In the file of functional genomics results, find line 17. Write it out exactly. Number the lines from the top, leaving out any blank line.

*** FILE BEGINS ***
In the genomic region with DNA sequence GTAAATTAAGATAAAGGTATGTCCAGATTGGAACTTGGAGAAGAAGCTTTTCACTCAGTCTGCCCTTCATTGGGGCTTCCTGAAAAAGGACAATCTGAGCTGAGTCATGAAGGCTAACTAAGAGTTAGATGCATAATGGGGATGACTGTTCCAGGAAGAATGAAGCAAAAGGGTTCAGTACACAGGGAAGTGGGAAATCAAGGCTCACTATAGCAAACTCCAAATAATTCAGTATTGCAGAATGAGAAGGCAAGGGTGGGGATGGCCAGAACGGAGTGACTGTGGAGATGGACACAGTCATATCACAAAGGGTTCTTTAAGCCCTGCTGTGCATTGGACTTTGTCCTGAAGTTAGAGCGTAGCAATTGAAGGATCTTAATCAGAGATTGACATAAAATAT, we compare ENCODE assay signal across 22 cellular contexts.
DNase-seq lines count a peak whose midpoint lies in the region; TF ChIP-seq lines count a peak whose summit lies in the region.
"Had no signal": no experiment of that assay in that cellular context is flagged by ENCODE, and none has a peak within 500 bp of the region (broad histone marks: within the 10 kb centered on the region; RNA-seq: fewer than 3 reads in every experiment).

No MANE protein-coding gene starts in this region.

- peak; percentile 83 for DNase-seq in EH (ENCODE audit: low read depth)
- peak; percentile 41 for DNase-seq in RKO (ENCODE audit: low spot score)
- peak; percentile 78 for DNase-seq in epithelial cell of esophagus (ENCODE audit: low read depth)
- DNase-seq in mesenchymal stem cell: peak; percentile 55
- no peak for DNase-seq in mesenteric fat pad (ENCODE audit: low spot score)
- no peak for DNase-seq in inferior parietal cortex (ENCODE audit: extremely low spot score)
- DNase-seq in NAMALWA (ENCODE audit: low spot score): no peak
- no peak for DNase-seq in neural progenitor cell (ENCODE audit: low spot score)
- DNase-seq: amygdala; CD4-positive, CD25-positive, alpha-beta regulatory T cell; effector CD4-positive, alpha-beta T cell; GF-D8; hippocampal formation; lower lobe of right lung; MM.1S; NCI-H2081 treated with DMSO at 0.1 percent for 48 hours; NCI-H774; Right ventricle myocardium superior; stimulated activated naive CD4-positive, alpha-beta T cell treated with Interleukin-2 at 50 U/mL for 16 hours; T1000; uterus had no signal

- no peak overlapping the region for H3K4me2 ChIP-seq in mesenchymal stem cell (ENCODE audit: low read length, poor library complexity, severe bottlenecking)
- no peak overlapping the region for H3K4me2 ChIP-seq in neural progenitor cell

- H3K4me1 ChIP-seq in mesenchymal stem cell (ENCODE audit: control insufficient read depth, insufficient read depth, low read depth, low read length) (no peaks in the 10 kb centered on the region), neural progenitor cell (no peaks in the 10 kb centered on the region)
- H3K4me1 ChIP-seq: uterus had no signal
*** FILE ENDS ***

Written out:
- H3K4me1 ChIP-seq: uterus had no signal